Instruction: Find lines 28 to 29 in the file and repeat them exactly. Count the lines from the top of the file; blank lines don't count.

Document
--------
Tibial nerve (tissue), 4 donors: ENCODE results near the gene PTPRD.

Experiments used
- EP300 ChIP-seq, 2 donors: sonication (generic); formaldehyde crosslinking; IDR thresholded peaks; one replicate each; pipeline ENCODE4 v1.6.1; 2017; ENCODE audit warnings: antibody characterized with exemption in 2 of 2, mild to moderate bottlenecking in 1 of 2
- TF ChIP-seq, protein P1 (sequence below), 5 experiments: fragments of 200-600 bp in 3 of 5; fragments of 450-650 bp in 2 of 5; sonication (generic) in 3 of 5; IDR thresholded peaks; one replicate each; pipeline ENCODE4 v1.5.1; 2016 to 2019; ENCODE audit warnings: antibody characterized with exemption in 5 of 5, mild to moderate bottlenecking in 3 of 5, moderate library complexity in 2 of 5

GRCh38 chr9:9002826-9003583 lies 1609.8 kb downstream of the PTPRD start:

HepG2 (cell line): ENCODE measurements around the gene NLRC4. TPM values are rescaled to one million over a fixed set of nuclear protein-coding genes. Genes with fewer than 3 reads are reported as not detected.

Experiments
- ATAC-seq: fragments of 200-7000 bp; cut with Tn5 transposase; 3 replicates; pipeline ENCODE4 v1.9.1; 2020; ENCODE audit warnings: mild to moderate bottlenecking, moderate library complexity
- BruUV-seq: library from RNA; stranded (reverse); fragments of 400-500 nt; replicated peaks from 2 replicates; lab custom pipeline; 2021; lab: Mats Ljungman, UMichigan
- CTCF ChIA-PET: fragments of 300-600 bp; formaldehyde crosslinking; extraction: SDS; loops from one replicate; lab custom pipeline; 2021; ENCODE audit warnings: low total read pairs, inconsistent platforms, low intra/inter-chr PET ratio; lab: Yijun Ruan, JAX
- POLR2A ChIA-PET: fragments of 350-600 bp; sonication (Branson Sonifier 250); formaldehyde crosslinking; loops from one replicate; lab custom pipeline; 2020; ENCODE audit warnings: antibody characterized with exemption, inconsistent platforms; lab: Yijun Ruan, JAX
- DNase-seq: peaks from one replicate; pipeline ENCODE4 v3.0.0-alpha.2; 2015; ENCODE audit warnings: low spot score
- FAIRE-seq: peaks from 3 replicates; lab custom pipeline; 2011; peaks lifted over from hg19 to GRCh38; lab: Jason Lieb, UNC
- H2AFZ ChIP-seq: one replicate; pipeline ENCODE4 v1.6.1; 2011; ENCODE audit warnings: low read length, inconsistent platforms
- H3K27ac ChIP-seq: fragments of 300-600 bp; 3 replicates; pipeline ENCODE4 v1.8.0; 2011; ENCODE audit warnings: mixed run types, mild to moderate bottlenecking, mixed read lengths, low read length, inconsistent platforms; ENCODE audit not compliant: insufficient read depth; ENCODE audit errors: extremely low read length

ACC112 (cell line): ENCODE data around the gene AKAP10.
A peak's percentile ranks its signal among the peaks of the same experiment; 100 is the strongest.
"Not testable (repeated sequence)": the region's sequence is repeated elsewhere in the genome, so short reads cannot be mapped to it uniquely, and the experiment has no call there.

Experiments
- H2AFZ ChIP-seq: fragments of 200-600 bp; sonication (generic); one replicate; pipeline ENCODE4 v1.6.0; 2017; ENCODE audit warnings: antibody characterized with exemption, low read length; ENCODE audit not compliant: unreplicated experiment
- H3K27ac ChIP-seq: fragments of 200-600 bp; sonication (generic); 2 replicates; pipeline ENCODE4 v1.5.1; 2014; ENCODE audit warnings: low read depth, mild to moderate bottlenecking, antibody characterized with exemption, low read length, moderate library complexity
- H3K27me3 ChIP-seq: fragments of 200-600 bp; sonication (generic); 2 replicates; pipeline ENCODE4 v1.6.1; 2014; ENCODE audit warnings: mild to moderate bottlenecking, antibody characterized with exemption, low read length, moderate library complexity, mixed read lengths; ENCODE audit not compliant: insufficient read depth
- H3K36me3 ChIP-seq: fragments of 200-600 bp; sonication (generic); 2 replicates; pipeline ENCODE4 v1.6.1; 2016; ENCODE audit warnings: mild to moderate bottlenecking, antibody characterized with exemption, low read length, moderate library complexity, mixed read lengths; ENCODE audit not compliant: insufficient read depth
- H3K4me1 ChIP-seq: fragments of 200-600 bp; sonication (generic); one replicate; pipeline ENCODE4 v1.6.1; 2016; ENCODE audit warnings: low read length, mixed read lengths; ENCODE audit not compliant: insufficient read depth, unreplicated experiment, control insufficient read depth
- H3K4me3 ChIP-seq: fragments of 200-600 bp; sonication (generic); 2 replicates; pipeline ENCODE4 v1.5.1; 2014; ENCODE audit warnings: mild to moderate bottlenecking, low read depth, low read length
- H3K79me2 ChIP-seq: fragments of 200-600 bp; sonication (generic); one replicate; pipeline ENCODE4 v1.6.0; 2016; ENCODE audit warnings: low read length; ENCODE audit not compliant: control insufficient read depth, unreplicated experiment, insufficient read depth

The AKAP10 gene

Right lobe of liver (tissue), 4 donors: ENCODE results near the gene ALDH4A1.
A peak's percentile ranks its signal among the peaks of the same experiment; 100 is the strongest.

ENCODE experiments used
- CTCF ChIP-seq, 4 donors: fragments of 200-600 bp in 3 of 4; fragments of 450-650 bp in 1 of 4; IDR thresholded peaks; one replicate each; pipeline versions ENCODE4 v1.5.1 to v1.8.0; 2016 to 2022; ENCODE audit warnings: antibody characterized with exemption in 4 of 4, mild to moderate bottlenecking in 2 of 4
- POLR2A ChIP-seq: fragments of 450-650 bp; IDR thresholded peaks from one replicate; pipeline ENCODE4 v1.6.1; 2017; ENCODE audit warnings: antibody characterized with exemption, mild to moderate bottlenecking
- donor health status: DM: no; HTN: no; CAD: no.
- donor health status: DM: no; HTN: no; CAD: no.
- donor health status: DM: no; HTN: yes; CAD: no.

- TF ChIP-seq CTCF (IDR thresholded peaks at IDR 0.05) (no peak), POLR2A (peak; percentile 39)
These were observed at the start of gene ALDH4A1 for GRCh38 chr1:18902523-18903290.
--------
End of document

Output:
Right lobe of liver (tissue), 4 donors: ENCODE results near the gene ALDH4A1.
A peak's percentile ranks its signal among the peaks of the same experiment; 100 is the strongest.